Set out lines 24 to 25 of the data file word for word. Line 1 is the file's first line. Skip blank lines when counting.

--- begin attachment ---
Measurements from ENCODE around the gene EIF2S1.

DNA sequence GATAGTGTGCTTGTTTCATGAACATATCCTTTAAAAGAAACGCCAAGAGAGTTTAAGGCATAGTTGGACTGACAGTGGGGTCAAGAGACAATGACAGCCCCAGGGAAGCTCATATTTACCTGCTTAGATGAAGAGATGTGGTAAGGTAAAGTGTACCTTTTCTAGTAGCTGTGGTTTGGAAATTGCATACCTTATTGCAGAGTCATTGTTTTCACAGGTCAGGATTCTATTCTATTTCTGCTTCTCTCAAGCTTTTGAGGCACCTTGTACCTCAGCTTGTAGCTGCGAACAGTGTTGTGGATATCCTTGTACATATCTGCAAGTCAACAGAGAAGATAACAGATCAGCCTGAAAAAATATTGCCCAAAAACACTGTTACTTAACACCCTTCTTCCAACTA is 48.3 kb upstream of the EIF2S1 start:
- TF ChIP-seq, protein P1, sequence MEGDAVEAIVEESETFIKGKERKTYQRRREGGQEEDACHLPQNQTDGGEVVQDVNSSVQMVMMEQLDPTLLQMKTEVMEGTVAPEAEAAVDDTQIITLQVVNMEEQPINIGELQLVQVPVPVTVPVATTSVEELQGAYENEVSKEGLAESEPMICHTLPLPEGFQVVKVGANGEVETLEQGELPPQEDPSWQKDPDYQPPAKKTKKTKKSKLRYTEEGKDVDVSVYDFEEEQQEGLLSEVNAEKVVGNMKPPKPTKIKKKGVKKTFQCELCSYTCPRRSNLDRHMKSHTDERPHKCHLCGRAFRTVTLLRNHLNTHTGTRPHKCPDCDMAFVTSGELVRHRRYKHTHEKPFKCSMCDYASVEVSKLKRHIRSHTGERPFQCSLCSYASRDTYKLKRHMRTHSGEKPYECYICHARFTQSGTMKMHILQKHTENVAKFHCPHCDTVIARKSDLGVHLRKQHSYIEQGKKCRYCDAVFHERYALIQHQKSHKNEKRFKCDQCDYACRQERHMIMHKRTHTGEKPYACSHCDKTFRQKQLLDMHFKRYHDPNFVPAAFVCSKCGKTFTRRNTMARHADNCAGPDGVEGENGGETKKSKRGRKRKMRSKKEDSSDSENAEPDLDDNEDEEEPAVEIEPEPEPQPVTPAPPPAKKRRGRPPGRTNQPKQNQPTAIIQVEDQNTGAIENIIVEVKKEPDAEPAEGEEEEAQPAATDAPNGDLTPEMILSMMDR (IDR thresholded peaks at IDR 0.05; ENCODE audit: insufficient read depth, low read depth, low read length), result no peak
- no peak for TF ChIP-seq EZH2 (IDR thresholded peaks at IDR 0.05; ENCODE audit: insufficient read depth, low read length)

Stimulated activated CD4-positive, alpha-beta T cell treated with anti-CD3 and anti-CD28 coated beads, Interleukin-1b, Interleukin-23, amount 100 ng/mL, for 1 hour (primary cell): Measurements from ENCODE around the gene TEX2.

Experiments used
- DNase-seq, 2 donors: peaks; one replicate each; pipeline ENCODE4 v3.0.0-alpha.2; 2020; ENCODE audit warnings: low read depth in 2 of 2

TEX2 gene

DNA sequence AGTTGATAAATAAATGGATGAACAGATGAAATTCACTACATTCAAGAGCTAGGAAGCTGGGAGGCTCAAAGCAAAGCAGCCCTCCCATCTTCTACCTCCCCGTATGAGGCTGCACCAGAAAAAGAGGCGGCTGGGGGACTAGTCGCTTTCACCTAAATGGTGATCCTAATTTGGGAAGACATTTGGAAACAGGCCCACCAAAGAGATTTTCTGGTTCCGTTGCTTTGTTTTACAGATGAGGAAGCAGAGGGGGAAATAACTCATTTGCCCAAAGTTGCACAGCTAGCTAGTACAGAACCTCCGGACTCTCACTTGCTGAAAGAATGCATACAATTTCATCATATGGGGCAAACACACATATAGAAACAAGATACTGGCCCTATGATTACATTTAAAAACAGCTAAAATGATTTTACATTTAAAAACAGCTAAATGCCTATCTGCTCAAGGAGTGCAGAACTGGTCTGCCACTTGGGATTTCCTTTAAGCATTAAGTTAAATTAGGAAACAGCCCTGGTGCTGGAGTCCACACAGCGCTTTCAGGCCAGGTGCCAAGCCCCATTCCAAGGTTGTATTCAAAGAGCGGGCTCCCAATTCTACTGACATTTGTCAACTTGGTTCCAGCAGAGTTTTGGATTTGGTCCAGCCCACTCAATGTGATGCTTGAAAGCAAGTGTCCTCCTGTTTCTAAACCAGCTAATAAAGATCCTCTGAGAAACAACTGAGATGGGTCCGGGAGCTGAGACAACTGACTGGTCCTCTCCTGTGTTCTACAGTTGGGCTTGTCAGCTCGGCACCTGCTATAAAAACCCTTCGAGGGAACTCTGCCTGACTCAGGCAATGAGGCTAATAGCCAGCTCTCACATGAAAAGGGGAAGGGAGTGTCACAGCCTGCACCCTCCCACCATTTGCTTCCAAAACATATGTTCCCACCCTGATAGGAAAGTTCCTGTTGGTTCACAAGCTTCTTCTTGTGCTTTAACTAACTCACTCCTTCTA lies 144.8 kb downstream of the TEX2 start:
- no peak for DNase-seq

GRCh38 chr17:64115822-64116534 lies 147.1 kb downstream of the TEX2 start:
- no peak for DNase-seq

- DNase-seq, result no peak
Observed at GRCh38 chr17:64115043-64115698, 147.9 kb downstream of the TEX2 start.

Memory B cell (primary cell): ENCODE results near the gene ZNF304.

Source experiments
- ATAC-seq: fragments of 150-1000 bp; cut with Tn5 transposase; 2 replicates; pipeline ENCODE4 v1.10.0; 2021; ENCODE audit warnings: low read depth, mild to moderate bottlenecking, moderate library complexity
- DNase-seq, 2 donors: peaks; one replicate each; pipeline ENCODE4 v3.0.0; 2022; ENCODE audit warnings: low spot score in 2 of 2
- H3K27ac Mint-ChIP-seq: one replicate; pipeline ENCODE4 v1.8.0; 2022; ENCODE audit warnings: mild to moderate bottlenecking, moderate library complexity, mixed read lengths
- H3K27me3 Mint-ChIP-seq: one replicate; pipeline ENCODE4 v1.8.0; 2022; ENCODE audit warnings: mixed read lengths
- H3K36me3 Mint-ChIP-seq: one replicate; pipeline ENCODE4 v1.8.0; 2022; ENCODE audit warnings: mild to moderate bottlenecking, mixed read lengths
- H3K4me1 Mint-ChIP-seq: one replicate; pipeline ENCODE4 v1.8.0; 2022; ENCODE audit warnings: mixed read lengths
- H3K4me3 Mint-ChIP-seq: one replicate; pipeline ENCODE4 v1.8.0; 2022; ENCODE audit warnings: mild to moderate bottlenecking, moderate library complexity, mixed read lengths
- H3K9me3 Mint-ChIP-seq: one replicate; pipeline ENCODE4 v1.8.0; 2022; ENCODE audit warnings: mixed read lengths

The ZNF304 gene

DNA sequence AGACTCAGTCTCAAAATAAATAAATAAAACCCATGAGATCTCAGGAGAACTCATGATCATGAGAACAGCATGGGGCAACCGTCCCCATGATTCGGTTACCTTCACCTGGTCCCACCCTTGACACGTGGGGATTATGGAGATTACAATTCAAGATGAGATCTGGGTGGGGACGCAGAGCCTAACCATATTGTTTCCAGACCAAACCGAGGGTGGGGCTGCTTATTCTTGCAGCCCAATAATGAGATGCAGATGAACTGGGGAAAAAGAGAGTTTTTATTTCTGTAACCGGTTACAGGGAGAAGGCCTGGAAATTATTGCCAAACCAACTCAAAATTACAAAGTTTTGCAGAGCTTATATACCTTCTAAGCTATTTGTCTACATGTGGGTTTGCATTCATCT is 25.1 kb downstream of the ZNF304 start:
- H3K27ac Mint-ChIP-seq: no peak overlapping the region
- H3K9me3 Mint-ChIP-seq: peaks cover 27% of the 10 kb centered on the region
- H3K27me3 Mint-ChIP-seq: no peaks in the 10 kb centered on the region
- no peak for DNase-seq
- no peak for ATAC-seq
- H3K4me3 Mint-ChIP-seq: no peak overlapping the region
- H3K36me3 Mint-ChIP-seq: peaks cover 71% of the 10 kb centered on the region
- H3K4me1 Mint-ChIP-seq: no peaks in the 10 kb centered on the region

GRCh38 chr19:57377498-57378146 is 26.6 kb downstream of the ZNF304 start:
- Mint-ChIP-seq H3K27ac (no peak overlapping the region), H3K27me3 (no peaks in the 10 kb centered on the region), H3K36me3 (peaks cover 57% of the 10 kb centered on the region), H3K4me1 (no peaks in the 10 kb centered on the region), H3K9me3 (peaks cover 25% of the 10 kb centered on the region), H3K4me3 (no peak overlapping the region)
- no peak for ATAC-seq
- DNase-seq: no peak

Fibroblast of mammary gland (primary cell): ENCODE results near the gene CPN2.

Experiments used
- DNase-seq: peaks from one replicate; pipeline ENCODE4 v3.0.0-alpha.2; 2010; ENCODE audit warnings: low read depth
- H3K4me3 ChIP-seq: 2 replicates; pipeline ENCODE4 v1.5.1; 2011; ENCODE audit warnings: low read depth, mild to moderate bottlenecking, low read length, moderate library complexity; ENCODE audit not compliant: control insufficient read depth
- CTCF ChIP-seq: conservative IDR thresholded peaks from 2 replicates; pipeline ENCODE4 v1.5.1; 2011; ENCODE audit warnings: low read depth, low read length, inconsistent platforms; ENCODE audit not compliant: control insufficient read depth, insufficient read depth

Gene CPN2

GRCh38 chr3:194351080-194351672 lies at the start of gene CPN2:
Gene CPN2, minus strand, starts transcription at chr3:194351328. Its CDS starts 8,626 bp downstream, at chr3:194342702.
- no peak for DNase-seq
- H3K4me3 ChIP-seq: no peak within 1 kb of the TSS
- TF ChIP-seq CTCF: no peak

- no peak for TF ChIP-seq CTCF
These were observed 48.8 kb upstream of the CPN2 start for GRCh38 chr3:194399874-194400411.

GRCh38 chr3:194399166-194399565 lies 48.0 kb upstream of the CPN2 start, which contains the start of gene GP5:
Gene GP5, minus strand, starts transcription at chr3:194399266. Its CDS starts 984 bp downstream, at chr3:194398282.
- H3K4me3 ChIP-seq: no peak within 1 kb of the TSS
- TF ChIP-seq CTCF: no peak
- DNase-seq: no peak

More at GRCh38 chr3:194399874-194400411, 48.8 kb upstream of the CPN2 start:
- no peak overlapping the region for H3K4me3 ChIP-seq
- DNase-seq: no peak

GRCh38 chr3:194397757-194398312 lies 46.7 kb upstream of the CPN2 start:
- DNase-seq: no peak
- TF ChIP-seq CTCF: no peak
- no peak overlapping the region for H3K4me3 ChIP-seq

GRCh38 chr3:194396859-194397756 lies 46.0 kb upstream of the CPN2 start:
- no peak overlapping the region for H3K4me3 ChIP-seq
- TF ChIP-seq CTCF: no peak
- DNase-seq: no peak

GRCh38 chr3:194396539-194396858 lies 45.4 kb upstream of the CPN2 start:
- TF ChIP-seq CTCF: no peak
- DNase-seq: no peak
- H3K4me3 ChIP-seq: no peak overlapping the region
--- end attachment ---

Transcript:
- H3K9me3 Mint-ChIP-seq: one replicate; pipeline ENCODE4 v1.8.0; 2022; ENCODE audit warnings: mixed read lengths

The ZNF304 gene